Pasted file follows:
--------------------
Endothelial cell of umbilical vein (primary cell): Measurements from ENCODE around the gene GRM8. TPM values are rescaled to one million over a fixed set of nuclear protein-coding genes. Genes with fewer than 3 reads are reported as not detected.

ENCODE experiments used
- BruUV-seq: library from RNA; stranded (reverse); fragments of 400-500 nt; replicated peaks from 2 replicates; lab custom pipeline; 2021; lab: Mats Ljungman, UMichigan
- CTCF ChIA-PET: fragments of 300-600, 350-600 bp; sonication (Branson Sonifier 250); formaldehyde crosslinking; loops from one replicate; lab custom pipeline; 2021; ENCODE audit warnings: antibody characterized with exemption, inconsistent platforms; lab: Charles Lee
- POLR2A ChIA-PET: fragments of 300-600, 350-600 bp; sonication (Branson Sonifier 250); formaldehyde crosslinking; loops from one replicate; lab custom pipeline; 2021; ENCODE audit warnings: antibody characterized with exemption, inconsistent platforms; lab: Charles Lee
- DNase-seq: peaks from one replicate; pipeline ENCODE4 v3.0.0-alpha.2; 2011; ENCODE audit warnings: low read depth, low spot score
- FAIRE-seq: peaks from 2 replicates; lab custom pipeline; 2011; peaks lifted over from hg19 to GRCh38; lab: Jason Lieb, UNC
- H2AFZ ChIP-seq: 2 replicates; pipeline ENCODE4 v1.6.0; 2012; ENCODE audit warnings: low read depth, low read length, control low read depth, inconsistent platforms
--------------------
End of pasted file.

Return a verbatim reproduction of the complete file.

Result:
Endothelial cell of umbilical vein (primary cell): Measurements from ENCODE around the gene GRM8. TPM values are rescaled to one million over a fixed set of nuclear protein-coding genes. Genes with fewer than 3 reads are reported as not detected.

ENCODE experiments used
- BruUV-seq: library from RNA; stranded (reverse); fragments of 400-500 nt; replicated peaks from 2 replicates; lab custom pipeline; 2021; lab: Mats Ljungman, UMichigan
- CTCF ChIA-PET: fragments of 300-600, 350-600 bp; sonication (Branson Sonifier 250); formaldehyde crosslinking; loops from one replicate; lab custom pipeline; 2021; ENCODE audit warnings: antibody characterized with exemption, inconsistent platforms; lab: Charles Lee
- POLR2A ChIA-PET: fragments of 300-600, 350-600 bp; sonication (Branson Sonifier 250); formaldehyde crosslinking; loops from one replicate; lab custom pipeline; 2021; ENCODE audit warnings: antibody characterized with exemption, inconsistent platforms; lab: Charles Lee
- DNase-seq: peaks from one replicate; pipeline ENCODE4 v3.0.0-alpha.2; 2011; ENCODE audit warnings: low read depth, low spot score
- FAIRE-seq: peaks from 2 replicates; lab custom pipeline; 2011; peaks lifted over from hg19 to GRCh38; lab: Jason Lieb, UNC
- H2AFZ ChIP-seq: 2 replicates; pipeline ENCODE4 v1.6.0; 2012; ENCODE audit warnings: low read depth, low read length, control low read depth, inconsistent platforms